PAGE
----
Bonaventure's ``Legenda maior'': A redaction critical approach
In 1260, the Franciscan friars gathered at the Chapter of Narbonne, approved a new edition of their constitutions and called for a new and updated legenda of Saint Francis. In 1266 when the Chapter of Paris accepted Bonaventure's Legenda maior as the new legenda of Francis, it issued the decree that all previous legendae should be destroyed. This decree was a normal institutional procedure which highlighted the official nature of the Bonaventurian legenda: a similar decree had been issued with the new constitutions of Narbonne; furthermore, a precedent had been set six years earlier with the Dominican Minister General Humbert of Romans' new legenda of Saint Dominic.^ This dissertation studies Bonaventure's Legenda maior as a redaction of its primary literary sources, the three legendae written by Thomas of Celano. The purpose of this redaction was to update the image of Francis of Assisi to the Franciscan Order's new Sitz im Leben and thus provide inspiration for friars of a new generation.^ This redaction critical approach to the Legenda maior makes extensive use of the critical editions of the Celanese and Bonaventurian legendae edited by the Quaracchi scholars of the Collegium Sancti Bonaventurae and found in the Analecta Franciscana, Volume X, subtitled, Legendae S. Francisci Assisiensis saeculis XIII et XIV conscriptae.^ The dissertation concludes that three important elements, all indicative of the Franciscan Order's new Sitz im Leben forty years after the death of Francis, shaped the Bonaventurian image of the founder in the Legenda maior: the Minister General's concerns about the abuses of the friars as they were enumerated in Bonaventure's first encyclical letter; the critique of the Order made by William of Saint Amour in the Paris Controversy; the apocalyptic mentality of the mid-thirteenth century, especially witnessed in Bonaventure's carefully nuanced appropriation of some of the symbols and teachings of Joachim of Fiore.^ Bonaventure's updated image of Francis of Assisi found in the Legenda maior ultimately validates the Seraphic Doctor's own cosmic Christology. ^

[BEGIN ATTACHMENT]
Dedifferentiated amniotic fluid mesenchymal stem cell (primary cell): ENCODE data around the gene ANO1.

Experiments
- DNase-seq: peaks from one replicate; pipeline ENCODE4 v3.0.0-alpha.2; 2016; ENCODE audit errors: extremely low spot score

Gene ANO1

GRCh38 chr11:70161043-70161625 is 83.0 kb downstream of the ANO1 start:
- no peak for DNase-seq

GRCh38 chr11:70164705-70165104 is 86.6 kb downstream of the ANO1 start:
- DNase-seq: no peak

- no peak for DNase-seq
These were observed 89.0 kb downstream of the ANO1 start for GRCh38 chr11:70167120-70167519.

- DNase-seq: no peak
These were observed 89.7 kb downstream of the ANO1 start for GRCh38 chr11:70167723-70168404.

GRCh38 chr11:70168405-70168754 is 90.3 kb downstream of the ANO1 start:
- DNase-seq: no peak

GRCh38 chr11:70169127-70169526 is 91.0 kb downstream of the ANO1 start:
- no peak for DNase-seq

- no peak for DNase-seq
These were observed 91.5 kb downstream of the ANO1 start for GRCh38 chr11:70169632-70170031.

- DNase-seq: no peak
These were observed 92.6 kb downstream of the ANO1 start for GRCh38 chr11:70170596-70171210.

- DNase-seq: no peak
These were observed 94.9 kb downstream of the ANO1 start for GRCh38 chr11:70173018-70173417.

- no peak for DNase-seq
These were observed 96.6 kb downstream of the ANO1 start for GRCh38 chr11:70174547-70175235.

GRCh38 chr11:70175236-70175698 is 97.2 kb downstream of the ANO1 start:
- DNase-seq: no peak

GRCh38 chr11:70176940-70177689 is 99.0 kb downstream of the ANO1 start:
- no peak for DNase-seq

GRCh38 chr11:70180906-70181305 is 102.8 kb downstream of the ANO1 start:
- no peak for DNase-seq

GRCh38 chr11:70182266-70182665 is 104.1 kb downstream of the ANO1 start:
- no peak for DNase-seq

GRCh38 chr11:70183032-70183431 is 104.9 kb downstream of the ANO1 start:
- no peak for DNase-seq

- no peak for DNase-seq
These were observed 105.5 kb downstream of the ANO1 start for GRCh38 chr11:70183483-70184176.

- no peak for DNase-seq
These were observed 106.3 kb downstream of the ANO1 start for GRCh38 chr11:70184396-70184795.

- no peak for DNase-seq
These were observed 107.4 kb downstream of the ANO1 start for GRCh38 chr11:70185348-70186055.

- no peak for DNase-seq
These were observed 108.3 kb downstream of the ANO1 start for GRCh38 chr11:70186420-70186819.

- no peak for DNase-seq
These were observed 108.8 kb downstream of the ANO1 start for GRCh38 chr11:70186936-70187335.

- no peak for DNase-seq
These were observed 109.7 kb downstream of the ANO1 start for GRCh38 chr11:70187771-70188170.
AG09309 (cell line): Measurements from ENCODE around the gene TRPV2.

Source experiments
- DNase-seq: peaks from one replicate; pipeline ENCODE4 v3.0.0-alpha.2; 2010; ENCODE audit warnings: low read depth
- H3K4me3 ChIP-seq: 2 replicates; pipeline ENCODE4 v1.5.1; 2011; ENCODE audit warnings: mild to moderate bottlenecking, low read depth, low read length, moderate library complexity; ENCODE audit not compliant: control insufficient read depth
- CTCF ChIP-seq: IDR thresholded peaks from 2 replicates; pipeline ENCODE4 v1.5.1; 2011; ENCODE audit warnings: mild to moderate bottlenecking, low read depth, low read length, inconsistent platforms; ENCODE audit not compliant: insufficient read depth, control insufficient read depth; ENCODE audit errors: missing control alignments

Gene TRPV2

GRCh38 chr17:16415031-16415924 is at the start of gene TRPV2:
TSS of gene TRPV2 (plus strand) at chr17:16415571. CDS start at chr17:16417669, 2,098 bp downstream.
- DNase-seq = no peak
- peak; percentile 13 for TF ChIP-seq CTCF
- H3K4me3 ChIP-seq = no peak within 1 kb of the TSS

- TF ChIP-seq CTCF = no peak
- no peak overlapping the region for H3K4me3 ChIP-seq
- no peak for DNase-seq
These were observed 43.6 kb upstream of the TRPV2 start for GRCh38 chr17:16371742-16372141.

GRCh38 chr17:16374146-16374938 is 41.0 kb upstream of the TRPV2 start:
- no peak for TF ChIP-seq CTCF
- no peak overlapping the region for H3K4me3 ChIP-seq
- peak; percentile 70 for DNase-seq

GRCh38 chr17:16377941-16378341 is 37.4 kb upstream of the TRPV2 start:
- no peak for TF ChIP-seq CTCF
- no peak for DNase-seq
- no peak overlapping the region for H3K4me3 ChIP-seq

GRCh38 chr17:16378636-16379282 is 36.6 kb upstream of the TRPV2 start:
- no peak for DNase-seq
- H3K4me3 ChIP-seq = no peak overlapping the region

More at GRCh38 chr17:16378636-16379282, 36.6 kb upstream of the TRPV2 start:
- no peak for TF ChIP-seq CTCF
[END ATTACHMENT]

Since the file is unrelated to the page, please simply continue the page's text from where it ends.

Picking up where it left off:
Biographies|Religious history|Theology|Medieval history
Haase, Albert T, "Bonaventure's ``Legenda maior'': A redaction critical approach" (1990). ETD Collection for Fordham University. AAI9025018.